Saudi Arabia reportedly tracked phones by using industry-wide carrier weakness

 In Biz & IT, location, mobile carriers, phones, Policy, Privacy, Saudi Arabia, SS7

Saudi Arabia reportedly tracked phones by using industry-wide carrier weakness

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The Guardian says it has evidence that Saudi Arabia is exploiting a decades-old weakness in the global telecoms network to track the kingdom’s citizens as they travel in the United States.

The publication cited data provided by a whistleblower that suggests Saudi Arabia is engaged in systematic spying by abusing Signalling System No. 7. Better known as SS7, it’s a routing protocol that allows cell phone users to connect seamlessly from carrier to carrier as they travel throughout the world. With little built-in security for carriers to verify one another, SS7 has always posed a potential hole that people with access could exploit to track the real-time location of individual users. SS7 abuse also makes it possible for spies to snoop on calls and text messages. More recently, the threat has grown, in part because the number of companies with access to SS7 has grown from a handful to thousands.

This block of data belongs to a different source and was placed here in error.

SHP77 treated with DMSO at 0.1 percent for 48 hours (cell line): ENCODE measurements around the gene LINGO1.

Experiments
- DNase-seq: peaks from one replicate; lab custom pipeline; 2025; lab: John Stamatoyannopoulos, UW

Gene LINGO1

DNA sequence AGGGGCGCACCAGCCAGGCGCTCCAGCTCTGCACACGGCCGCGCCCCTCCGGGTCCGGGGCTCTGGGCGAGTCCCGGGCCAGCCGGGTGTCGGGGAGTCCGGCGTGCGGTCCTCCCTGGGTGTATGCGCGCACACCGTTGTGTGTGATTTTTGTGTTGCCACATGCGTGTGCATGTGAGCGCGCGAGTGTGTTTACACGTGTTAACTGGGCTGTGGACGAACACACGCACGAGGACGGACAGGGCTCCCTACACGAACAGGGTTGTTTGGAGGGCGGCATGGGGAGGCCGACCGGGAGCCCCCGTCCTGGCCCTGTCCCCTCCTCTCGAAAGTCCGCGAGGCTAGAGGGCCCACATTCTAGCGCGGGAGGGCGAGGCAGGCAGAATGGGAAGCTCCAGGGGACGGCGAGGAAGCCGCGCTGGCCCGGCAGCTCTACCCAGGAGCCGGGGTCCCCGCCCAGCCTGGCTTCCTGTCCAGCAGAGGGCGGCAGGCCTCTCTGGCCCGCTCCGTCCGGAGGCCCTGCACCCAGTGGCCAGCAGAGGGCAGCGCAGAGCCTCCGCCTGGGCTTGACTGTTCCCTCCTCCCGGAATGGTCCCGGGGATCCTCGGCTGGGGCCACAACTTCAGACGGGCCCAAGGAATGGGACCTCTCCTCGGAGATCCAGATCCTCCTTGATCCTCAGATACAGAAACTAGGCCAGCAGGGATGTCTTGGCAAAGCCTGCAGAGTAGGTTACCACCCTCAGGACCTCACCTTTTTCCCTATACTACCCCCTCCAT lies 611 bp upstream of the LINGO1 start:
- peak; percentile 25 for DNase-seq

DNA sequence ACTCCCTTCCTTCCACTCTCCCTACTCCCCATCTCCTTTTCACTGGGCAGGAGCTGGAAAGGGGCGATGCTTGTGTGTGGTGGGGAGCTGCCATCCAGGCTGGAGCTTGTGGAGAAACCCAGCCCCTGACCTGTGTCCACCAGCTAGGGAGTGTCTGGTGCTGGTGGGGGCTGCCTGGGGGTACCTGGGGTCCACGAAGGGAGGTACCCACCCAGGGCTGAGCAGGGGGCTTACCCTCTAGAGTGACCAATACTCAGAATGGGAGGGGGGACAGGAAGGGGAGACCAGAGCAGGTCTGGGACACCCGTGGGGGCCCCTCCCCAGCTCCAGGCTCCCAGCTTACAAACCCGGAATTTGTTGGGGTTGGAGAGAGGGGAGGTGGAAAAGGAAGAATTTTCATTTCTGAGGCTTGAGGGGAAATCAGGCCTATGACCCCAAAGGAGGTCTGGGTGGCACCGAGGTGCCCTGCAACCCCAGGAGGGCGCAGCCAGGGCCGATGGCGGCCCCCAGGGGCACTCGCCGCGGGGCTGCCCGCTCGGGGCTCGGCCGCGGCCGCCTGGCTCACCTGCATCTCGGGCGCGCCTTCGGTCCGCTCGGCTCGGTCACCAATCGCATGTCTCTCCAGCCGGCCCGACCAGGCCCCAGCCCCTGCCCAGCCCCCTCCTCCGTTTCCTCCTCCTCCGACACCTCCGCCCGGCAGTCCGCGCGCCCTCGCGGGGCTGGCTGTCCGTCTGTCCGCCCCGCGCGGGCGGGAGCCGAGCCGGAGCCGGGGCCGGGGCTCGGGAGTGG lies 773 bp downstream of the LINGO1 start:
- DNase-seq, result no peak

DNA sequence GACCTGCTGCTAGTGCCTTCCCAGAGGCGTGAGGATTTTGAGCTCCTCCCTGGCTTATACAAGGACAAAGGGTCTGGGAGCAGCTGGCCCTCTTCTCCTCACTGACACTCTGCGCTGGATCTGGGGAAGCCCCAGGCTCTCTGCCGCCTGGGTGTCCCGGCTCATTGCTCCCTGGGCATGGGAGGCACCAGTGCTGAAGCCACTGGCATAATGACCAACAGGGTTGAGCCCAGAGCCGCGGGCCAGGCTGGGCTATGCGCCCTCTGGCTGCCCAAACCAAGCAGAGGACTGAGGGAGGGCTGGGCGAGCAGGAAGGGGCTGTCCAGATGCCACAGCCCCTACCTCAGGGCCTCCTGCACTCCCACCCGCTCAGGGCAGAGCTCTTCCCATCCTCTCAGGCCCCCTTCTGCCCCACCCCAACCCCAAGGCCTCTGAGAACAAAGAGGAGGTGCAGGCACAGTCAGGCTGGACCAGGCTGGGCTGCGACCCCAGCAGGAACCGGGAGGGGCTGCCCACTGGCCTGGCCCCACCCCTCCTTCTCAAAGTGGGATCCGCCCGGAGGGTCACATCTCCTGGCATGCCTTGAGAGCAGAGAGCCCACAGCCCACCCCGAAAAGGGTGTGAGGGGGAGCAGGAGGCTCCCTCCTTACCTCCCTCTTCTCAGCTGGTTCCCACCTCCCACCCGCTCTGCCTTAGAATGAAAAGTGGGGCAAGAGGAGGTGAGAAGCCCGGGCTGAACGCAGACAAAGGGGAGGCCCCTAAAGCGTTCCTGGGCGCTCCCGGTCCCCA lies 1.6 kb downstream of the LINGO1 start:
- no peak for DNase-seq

The data provided to The Guardian “suggests that millions of secret tracking requests emanated from Saudi Arabia over a four-month period beginning in November 2019,” an article published on Sunday reported. The requests, which appeared to originate from the kingdom’s three largest mobile phone carriers, sought the US location of Saudi-registered phones.

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Kingdom sent US carrier millions of location requests through SS7.

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